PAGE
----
Why The Cladding Crisis Might Not Be Over Just Yet

The government announces a fresh £4bn plan – but victims say they've "heard strong words before" and developers criticise "scatter gun approach".
Protesters from Leaseholders Together gather at rally in Parliament Square, Westminster in September.
Protesters from Leaseholders Together gather at rally in Parliament Square, Westminster in September.
Kirsty O'Connor via PA Wire/PA Images

Four and half years after the Grenfell fire, a solution to part of the cladding crisis created in the aftermath of the tragedy has finally been proposed.

On Monday, housing secretary Michael Gove said the government will take “every step necessary” to ensure that no homeowner living in a housing block above 11 metres would have to pay for fixing dangerous problems.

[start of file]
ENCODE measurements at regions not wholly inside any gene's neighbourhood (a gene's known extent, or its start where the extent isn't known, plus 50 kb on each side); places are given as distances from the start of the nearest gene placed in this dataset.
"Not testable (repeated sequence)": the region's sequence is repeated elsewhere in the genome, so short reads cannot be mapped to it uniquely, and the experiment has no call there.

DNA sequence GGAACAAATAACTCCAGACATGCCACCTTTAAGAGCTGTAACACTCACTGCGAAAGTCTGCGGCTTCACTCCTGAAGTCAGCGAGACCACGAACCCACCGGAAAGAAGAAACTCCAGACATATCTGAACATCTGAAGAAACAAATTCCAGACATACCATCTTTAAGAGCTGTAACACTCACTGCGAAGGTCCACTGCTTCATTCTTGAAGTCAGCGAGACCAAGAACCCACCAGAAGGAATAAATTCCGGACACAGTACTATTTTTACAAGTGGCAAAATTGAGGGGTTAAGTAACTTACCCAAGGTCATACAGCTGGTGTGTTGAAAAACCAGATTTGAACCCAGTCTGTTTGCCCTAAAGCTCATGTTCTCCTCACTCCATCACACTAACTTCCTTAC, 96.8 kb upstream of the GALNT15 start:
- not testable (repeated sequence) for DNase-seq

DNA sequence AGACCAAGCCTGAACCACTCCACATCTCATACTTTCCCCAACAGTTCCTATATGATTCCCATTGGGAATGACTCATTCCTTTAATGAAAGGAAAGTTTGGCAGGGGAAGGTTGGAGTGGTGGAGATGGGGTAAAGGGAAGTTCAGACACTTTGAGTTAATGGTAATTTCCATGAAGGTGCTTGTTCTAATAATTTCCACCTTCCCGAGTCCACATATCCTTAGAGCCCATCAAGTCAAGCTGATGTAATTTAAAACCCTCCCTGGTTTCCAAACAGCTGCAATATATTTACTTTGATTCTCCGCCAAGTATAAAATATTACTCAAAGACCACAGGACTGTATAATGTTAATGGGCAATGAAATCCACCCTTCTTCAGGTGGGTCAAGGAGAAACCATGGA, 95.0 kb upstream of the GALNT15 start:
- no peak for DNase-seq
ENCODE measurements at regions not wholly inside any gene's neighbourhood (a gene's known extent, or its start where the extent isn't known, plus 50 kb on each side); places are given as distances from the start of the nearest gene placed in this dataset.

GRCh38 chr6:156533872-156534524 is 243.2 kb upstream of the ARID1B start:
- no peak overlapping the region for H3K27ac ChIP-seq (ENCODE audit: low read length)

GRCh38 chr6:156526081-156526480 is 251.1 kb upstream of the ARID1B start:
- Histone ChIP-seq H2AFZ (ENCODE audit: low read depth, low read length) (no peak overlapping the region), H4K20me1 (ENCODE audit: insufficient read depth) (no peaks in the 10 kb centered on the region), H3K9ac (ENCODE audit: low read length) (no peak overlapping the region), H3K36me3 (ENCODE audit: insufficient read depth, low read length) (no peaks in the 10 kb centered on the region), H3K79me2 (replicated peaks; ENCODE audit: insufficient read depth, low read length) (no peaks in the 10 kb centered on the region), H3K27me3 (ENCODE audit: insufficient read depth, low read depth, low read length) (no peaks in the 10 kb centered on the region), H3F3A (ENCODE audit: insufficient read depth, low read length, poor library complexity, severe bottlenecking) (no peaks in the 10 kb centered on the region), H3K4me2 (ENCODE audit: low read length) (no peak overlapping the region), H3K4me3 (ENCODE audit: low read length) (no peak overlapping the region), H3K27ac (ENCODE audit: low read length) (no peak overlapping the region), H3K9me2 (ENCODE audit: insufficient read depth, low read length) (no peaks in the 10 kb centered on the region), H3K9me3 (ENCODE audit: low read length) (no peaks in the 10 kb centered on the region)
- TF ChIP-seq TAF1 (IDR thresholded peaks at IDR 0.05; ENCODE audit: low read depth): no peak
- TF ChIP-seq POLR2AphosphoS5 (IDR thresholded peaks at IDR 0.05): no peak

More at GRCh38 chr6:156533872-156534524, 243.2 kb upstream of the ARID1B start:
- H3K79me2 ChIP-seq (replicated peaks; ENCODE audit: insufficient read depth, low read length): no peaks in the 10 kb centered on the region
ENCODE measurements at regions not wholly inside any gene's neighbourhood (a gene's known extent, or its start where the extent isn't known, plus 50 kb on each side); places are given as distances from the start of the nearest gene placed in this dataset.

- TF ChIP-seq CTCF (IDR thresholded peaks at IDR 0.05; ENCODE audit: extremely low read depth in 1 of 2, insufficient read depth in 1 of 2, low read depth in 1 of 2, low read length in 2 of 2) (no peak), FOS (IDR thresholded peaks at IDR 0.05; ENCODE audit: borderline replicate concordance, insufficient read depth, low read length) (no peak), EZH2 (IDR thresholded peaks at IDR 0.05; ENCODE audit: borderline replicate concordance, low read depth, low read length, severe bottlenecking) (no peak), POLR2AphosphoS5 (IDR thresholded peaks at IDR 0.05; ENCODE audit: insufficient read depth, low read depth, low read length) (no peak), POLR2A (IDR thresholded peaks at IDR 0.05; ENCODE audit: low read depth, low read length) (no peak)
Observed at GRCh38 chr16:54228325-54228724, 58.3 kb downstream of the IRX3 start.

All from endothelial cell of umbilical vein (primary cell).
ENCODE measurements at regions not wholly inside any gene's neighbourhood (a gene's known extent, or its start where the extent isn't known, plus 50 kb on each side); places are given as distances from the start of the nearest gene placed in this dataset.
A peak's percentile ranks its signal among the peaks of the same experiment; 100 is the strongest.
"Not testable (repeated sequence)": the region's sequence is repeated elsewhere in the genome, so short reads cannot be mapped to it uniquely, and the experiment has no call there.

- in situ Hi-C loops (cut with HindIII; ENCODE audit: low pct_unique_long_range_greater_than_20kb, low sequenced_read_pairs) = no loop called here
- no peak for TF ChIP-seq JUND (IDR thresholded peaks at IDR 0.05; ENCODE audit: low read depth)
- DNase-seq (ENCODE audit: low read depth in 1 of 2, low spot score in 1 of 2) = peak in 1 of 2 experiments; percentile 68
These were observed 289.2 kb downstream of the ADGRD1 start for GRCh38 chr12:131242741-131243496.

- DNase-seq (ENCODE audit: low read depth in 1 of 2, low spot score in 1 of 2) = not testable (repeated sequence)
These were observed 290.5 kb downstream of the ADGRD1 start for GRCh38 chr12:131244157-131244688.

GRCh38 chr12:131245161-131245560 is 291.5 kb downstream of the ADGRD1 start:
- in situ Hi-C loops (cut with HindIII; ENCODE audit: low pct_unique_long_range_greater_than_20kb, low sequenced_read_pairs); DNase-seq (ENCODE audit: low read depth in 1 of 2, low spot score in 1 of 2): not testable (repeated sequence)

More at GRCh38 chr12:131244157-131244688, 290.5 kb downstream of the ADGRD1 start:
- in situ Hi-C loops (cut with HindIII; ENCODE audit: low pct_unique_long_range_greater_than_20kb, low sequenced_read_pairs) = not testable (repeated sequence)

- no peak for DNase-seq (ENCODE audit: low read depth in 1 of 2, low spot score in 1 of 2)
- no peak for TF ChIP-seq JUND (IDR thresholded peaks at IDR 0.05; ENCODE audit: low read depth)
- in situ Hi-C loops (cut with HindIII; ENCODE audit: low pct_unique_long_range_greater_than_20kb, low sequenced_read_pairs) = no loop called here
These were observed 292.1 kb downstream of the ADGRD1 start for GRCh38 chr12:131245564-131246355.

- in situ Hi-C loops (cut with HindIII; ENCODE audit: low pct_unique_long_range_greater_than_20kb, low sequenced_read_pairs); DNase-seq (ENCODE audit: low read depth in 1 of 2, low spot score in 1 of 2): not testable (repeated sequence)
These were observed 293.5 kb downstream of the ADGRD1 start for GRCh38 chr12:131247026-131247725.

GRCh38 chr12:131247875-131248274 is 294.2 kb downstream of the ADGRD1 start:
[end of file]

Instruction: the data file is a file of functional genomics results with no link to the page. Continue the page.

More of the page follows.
But despite promising even to create a new law to cover the estimated £4 billion costs to deal with the issue, those trapped in the cladding nightmare warned they would still be faced with daily costs that haven’t “disappeared overnight”.

“We will be looking to the housing secretary to ensure his encouraging words are matched with decisive action on the ground,” said a spokesperson for the End Our Cladding Scandal campaign group.

Meanwhile, the housing industry hit out at the “scatter gun approach to fixing an issue that several governments set the regulation for” – suggesting the issue is a long way from being fixed.

What is the problem?

A spotlight was cast on the use of flammable materials in the construction of high-rise buildings following the Grenfell Tower fire in 2017, which killed 72 people.